NASA InSight First Clear Mars Picture

NASA’s latest spacecraft, the InSight Lander, is comfortably settling into life on Mars by recharging its batteries and taking stunning photos. This robotic mining device will eventually dig into the surface of the red planet, and to begin the process, it opened its solar panels on schedule Monday night. It’s scheduled to begin operations on the Martian surface and start deploying instruments over the next few days, while its mechanical arm continues to take pictures of the surface so JPL engineers can use to decide where to place the instruments. Read more for another video and additional information.

The InSight’s two solar panels each measure seven feet wide, and provide 600 to 700 watts on a clear day, or the amount needed to power a home blender, which is ample to operate the instruments.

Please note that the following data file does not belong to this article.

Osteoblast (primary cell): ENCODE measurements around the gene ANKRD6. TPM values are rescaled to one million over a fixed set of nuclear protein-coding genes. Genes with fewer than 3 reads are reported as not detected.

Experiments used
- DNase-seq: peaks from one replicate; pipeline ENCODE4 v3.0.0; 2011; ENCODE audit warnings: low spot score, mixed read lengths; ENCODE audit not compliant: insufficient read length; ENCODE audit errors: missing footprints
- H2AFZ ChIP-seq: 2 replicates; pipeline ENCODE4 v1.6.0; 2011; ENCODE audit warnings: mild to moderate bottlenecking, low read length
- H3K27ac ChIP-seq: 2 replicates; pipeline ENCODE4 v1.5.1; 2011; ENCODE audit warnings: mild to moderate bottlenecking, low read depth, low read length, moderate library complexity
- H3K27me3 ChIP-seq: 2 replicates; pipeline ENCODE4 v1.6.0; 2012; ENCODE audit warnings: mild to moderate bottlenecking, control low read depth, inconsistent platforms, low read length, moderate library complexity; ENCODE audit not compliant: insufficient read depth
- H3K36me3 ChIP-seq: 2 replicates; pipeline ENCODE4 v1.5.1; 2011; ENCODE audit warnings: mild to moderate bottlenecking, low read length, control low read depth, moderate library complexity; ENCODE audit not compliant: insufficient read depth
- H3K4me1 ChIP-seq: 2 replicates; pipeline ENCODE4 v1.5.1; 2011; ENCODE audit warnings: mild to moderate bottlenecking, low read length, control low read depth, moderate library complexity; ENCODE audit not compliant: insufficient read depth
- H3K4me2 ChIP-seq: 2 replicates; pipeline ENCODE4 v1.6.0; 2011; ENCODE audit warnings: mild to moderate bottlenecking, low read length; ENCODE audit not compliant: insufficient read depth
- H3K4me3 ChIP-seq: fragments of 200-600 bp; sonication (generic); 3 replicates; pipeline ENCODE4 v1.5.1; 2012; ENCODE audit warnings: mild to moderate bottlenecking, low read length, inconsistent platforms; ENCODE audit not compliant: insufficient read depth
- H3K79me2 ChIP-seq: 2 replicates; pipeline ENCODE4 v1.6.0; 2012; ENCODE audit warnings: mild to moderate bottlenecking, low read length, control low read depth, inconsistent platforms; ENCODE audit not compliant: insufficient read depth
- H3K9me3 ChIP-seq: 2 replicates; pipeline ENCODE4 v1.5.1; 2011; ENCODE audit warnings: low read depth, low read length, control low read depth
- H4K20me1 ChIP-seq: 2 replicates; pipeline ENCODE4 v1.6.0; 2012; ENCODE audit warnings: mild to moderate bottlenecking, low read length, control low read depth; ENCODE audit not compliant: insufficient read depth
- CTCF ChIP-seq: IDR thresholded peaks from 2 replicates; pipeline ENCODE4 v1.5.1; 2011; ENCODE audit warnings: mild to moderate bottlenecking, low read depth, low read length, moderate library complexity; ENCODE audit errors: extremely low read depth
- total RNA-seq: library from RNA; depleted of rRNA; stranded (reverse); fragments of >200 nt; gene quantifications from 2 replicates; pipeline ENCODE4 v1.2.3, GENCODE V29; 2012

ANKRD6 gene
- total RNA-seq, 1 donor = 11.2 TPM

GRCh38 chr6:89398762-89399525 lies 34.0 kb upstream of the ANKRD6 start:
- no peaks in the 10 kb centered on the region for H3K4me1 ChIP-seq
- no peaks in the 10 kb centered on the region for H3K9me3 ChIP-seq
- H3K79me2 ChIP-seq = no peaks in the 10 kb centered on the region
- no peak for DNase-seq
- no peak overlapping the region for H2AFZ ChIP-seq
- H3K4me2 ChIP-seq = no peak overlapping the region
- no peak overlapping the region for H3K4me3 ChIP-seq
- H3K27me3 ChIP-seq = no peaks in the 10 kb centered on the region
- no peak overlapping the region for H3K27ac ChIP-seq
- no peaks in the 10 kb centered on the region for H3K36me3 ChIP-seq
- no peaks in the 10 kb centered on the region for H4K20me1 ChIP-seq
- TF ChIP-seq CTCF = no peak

“The InSight team can rest a little easier tonight now that we know the spacecraft solar arrays are deployed and recharging the batteries. NASA’s InSight has sent signals to Earth indicating that its solar panels are open and collecting sunlight on the Martian surface. NASA’s Mars Odyssey orbiter relayed the signals, which were received on Earth at about 5:30 p.m. PST (8:30 p.m. EST),” according to a NASA press release.


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